Find Information About:

Drugs & Supplements

Get information and reviews on prescription drugs, over-the-counter medications, vitamins, and supplements. Search by name or medical condition.

Pill Identifier

Pill Identifier

Having trouble identifying your pills?

Enter the shape, color, or imprint of your prescription or OTC drug. Our pill identification tool will display pictures that you can compare to your pill.

Get Started

My Medicine

Save your medicine, check interactions, sign up for FDA alerts, create family profiles and more.

Get Started

WebMD Health Experts and Community

Talk to health experts and other people like you in WebMD's Communities. It's a safe forum where you can create or participate in support groups and discussions about health topics that interest you.

  • Second Opinion

    Second Opinion

    Read expert perspectives on popular health topics.

  • Community


    Connect with people like you, and get expert guidance on living a healthy life.

Got a health question? Get answers provided by leading organizations, doctors, and experts.

Get Answers

Sign up to receive WebMD's award-winning content delivered to your inbox.

Sign Up

Excessive Television Watching Raises Risk of Obesity, Diabetes

April 8, 2003 (New York) -- Couch potatoes, beware! TV watching is strongly linked to weight gain -- and even light activity can go a long way to preventing the obesity and diabetes that commonly follows.

For the first time, new research provides proof of what many have suspected for years -- couch potatoes and weight gain go hand in hand. But the health risks don't just end there. The study also shows that too much TV watching dramatically raises the risk of developing type 2 diabetes.

In addition, the health risks associated with television watching were significantly greater than those associated with other sedentary activities, such as sewing, reading, or driving a car. Researchers say TV watching seems to be particularly effective at promoting weight gain because it not only reduces physical activity, but it also encourages people to eat more and eat unhealthy foods due to advertising and other food cues on TV.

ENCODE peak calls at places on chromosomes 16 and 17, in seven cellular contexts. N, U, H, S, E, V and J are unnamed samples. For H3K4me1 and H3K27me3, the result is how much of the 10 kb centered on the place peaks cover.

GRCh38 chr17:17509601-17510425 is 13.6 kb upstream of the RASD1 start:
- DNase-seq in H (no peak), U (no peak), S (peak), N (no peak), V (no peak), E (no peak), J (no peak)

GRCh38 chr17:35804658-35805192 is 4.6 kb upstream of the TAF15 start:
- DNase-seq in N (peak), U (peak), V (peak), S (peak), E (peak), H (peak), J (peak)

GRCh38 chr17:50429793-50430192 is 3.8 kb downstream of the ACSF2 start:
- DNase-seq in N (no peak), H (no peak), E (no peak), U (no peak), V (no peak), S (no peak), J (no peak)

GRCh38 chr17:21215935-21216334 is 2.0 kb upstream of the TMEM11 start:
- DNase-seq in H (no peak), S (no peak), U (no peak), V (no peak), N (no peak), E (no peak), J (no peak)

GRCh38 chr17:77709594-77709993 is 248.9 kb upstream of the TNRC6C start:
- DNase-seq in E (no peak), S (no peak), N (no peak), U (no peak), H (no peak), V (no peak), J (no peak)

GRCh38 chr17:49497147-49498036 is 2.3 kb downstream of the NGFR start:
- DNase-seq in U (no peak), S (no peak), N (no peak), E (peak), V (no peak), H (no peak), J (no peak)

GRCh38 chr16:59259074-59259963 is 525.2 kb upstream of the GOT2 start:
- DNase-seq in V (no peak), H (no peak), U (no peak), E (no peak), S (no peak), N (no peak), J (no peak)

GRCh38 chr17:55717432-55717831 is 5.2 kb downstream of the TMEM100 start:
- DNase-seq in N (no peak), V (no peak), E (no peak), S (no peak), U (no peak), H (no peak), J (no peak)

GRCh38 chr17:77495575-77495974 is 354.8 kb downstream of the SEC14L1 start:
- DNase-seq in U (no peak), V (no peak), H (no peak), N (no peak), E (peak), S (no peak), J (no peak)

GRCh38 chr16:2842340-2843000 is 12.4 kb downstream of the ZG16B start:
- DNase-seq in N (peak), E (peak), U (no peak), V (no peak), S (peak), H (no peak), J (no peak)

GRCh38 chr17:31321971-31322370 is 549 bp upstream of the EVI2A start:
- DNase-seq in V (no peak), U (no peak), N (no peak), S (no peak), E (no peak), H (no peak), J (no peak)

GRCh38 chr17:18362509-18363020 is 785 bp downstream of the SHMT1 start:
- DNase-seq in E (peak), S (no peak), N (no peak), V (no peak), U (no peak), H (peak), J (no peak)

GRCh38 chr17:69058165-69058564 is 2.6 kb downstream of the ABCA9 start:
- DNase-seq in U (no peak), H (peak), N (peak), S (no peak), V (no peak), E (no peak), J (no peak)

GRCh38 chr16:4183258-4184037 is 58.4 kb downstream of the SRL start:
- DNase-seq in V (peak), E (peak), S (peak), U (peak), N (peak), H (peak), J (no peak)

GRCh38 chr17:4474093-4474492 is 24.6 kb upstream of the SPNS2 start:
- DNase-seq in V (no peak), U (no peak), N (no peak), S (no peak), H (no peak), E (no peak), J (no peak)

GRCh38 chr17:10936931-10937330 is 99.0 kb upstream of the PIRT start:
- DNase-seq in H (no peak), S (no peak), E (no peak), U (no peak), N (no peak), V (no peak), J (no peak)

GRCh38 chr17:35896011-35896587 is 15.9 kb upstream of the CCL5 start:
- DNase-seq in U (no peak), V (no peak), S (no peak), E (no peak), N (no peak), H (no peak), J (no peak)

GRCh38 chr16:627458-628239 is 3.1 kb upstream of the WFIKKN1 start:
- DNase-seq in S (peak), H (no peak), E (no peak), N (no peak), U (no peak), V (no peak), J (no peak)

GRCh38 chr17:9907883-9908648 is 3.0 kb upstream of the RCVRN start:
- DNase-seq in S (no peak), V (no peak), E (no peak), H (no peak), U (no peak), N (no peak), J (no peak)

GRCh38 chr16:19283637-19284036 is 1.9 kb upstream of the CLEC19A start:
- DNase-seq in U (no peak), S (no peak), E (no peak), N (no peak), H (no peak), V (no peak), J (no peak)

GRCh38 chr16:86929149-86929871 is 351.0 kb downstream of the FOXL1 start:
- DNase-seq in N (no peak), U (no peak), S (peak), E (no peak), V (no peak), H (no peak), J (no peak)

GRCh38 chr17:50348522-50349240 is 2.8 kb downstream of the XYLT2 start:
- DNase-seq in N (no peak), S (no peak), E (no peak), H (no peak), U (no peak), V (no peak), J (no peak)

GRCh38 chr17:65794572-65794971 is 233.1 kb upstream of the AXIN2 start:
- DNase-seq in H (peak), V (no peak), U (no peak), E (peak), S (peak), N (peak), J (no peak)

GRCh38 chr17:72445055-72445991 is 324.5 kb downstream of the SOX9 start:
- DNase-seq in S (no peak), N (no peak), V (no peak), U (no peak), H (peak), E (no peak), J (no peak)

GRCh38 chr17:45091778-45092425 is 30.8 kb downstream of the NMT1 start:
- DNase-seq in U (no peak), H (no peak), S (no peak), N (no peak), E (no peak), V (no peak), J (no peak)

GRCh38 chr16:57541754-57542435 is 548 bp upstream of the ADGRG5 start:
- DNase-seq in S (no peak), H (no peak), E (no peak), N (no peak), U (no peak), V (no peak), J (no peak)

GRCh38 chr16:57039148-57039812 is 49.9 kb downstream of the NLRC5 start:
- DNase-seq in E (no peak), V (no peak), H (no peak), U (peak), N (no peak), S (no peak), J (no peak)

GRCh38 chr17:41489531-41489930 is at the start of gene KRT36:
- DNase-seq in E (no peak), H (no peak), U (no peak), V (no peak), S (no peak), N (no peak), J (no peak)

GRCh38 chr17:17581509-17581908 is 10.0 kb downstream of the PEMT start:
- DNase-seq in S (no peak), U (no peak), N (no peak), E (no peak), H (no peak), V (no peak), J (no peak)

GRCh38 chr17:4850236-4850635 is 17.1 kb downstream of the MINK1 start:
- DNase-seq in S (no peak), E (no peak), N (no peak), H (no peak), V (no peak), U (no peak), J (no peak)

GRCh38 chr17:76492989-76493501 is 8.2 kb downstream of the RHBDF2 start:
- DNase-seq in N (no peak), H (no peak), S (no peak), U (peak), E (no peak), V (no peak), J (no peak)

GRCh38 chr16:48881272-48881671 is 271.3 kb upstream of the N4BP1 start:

"Couch potatoes don't move and eat more," says researcher Frank Hu, MD, PhD, of the Harvard School of Public Health. "This is the first scientific study to prove this relationship."

Hu presented the results of his study, which appears in April 9 issue of The Journal of the American Medical Association, today at a media briefing on obesity in New York City.

More weight-loss news from a special obesity issue of The Journal of the American Medical Association.

Weight-Loss Programs Keep Pounds Off

Jury Still Out on Low-Carbohydrate Diets

Obese Children Suffer Like Cancer Kids

New Weight-Loss Drugs Pass First Tests

The study compared television viewing habits of more than 50,000 women who participated in the Nurses' Health Study from 1992 to 1998. During the six years of follow-up, 7.5% of the women became obese and 1,515 women developed type 2 diabetes.

Obesity is generally defined as having a body mass index (BMI, a measurement of weight in relationship to height) of 30 or more, or weighing 20% or more than the recommended weight.

Researchers found that as TV watching increased, weight gain also increased -- leading to more obesity and diabetes. For each two-hour increase in television watching per day, there was a 23% rise in obesity and 14% increase in the risk of diabetes.

Healthy Recipe Finder

Browse our collection of healthy, delicious recipes, from WebMD and Eating Well magazine.

Top searches: Chicken, Chocolate, Salad, Desserts, Soup

Heart Rate Calculator

Ensure you're exercising hard enough to get a good workout, but not strain your heart.

While you are exercising, you should count between...